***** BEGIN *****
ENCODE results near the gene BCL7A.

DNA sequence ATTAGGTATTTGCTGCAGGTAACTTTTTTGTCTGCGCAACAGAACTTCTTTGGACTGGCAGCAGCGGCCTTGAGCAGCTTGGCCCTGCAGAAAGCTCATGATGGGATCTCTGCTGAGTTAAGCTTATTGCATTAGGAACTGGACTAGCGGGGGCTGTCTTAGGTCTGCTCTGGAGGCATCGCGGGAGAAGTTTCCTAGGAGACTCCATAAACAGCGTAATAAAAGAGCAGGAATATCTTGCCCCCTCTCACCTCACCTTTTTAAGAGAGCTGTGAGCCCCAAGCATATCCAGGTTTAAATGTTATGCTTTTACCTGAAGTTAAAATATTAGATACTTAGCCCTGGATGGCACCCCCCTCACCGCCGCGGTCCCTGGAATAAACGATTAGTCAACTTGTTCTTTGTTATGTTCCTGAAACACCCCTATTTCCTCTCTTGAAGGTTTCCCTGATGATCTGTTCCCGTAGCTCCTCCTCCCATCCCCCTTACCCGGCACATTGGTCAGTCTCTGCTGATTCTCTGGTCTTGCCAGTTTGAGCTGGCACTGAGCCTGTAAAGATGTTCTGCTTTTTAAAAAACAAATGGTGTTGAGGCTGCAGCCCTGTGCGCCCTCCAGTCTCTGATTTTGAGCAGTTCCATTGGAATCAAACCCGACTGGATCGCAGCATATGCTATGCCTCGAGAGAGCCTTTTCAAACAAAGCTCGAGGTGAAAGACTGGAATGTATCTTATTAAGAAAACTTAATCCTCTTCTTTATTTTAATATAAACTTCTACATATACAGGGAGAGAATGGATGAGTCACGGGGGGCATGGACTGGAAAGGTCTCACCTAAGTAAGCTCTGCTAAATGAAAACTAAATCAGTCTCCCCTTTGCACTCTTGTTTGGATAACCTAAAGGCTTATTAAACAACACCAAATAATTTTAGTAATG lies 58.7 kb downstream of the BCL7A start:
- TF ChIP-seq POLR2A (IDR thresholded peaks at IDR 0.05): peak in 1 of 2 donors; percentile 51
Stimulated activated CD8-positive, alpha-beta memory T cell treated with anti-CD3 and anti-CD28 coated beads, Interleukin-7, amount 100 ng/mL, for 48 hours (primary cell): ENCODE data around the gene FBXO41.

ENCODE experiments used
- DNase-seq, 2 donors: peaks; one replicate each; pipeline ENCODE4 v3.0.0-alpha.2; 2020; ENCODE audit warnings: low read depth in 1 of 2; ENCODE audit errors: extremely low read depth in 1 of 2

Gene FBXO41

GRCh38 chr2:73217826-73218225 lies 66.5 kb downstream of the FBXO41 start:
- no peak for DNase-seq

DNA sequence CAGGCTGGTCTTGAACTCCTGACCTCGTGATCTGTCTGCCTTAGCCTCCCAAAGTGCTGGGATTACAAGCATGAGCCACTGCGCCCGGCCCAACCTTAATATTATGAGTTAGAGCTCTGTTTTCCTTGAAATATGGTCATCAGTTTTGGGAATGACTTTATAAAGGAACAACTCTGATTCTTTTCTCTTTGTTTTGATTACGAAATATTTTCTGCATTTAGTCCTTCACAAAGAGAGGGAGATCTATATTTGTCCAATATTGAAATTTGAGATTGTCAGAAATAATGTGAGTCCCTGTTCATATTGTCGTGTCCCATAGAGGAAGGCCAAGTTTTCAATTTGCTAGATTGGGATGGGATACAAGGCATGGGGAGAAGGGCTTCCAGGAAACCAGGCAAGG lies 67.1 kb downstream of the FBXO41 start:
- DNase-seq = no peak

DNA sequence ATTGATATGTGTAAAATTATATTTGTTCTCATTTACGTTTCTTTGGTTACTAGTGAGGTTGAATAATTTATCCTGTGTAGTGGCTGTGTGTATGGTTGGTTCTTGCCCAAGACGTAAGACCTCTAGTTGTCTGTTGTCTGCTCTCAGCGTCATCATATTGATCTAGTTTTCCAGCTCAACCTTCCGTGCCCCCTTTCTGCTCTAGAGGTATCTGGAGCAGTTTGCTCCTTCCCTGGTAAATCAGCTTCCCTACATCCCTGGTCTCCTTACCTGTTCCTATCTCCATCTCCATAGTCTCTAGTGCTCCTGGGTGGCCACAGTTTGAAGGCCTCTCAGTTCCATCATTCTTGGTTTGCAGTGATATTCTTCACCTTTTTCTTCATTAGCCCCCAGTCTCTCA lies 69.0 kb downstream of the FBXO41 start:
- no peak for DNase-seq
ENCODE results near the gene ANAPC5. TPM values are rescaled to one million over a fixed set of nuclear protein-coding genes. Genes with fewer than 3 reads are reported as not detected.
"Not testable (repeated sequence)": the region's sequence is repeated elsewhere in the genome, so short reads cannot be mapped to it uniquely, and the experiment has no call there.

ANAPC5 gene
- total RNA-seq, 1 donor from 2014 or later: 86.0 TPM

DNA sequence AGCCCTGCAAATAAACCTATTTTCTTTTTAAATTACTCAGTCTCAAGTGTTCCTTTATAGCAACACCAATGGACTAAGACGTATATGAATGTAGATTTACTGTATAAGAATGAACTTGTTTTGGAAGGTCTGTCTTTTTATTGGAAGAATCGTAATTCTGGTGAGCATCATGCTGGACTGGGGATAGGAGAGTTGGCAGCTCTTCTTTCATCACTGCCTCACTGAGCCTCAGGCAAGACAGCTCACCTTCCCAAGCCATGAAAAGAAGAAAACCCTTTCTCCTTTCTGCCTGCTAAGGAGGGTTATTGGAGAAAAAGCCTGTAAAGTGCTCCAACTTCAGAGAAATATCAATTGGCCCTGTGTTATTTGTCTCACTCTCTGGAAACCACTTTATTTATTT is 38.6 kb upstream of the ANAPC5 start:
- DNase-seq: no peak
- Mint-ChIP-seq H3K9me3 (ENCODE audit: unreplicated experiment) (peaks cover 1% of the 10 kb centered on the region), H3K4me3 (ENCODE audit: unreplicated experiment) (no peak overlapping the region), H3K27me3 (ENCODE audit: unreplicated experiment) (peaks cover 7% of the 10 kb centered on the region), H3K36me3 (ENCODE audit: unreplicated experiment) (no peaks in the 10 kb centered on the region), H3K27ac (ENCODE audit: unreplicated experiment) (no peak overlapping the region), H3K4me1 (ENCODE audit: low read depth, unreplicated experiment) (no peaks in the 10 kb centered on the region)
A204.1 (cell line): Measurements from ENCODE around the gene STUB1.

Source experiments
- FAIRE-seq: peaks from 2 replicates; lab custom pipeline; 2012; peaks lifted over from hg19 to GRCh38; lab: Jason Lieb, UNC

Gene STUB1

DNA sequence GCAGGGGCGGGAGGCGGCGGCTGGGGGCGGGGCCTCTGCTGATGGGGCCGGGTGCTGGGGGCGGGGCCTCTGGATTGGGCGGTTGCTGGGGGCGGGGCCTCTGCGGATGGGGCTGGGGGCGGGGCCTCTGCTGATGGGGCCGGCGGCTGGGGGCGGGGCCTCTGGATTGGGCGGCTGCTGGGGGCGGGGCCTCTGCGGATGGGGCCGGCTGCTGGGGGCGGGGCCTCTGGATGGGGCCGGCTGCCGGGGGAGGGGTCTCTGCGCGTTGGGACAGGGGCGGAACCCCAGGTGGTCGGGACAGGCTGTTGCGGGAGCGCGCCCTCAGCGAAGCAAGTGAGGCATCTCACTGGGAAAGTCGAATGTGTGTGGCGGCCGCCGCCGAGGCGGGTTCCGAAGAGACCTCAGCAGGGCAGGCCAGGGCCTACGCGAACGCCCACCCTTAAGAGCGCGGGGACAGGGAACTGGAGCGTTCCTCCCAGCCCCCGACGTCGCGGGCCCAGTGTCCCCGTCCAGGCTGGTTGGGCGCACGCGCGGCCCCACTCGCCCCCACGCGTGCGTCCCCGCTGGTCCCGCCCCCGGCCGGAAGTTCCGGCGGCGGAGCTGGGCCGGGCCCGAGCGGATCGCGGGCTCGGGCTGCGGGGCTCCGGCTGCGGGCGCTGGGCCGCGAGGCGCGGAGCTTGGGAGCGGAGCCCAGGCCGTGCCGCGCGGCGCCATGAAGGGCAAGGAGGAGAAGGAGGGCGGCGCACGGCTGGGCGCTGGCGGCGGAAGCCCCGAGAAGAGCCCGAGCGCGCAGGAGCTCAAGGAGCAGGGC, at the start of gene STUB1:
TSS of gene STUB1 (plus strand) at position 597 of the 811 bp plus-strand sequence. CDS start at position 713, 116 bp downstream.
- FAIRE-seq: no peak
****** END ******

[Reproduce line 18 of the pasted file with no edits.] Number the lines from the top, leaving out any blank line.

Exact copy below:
DNA sequence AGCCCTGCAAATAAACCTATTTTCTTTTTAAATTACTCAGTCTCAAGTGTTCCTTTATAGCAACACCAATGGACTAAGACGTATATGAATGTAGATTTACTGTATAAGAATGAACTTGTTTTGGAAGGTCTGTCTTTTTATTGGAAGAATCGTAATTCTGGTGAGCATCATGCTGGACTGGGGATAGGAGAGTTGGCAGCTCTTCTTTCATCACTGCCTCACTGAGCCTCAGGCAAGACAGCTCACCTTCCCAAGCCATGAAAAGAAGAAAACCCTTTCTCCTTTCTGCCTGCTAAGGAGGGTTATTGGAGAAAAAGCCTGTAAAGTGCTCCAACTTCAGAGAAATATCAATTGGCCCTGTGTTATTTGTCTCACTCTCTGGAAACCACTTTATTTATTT is 38.6 kb upstream of the ANAPC5 start: